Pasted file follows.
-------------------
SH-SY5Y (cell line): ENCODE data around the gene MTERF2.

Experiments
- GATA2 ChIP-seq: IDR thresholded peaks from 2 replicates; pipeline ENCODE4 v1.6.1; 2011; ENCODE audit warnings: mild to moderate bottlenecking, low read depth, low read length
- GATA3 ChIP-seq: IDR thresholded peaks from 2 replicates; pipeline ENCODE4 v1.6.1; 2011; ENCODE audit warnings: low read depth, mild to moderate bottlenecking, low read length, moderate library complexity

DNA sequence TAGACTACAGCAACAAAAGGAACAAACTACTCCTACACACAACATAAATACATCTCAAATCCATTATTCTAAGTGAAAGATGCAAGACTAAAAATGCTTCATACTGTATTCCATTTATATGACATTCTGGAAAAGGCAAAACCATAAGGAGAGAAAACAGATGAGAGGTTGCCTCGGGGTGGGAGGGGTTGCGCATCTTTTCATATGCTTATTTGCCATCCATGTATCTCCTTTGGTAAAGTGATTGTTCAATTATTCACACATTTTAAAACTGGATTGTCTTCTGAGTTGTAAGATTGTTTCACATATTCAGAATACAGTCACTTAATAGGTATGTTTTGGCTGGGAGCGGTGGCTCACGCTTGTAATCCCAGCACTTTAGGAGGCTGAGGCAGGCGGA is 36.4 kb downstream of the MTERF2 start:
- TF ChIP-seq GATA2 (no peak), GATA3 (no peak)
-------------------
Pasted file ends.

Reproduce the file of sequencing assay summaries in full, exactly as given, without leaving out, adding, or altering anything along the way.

SH-SY5Y (cell line): ENCODE data around the gene MTERF2.

Experiments
- GATA2 ChIP-seq: IDR thresholded peaks from 2 replicates; pipeline ENCODE4 v1.6.1; 2011; ENCODE audit warnings: mild to moderate bottlenecking, low read depth, low read length
- GATA3 ChIP-seq: IDR thresholded peaks from 2 replicates; pipeline ENCODE4 v1.6.1; 2011; ENCODE audit warnings: low read depth, mild to moderate bottlenecking, low read length, moderate library complexity

DNA sequence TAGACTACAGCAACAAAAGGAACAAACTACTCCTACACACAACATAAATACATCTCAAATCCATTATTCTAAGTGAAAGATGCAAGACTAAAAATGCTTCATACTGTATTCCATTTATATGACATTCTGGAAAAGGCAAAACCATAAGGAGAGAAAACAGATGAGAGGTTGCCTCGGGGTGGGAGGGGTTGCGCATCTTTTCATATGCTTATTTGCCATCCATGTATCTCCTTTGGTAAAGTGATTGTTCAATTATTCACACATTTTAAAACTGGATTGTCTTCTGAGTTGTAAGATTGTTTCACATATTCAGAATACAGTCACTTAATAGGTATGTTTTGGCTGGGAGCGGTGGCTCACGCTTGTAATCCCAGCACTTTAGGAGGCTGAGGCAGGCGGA is 36.4 kb downstream of the MTERF2 start:
- TF ChIP-seq GATA2 (no peak), GATA3 (no peak)